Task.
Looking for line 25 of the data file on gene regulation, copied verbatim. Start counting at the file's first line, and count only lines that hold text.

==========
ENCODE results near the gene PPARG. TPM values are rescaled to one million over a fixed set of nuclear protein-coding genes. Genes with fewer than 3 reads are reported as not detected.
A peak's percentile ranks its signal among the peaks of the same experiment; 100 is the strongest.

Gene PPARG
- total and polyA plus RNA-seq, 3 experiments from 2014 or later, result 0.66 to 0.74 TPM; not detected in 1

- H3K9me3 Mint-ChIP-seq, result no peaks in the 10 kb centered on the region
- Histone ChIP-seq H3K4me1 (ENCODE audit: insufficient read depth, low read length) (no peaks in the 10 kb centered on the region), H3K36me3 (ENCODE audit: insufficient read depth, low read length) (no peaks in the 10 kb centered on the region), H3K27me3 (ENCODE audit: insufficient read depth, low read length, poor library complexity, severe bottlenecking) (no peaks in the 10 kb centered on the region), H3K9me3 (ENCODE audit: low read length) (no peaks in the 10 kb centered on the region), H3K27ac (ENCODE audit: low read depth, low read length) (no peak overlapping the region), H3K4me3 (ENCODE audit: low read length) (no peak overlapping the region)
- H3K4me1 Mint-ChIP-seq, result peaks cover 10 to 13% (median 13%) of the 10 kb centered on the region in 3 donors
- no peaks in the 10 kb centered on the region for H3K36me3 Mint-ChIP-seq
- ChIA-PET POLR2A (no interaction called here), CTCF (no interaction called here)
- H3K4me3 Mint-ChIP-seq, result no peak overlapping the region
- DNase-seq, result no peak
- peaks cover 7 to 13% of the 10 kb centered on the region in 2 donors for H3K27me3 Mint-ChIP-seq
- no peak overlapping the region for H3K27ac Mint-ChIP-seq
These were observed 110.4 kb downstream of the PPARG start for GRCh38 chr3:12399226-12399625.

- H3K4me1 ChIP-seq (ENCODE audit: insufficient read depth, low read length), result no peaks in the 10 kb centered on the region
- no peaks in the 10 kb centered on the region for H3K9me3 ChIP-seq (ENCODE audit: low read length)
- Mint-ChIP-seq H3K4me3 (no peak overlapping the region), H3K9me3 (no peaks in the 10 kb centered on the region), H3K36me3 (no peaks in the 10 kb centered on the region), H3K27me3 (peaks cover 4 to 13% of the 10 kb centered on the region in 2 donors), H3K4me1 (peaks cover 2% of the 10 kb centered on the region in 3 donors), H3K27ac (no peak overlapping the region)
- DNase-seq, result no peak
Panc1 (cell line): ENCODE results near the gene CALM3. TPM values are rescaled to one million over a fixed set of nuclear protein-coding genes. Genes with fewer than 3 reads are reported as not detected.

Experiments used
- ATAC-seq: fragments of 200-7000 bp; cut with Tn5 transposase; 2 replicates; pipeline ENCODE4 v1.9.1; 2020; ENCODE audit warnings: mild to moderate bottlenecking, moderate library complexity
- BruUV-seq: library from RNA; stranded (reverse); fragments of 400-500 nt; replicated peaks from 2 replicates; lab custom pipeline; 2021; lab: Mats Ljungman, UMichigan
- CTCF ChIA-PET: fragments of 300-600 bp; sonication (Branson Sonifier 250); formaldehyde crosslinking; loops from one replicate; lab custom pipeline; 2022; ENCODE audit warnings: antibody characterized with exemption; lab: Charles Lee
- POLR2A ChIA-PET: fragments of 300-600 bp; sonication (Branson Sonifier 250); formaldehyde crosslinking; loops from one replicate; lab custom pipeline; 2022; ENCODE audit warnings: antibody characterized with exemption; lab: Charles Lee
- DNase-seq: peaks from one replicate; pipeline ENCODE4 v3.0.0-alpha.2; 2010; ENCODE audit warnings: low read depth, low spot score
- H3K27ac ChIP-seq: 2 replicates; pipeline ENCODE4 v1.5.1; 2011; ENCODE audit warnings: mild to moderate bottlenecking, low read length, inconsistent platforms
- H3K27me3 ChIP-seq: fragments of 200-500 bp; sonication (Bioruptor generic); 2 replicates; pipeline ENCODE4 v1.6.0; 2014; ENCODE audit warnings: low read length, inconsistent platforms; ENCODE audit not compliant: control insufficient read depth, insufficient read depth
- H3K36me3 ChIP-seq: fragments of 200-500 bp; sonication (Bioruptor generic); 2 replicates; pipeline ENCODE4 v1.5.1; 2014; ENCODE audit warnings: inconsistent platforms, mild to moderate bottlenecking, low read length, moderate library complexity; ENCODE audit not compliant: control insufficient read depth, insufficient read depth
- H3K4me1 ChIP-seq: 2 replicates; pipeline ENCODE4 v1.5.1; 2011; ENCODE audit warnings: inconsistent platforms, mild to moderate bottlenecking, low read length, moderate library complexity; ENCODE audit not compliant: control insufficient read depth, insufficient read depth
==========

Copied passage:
- DNase-seq: peaks from one replicate; pipeline ENCODE4 v3.0.0-alpha.2; 2010; ENCODE audit warnings: low read depth, low spot score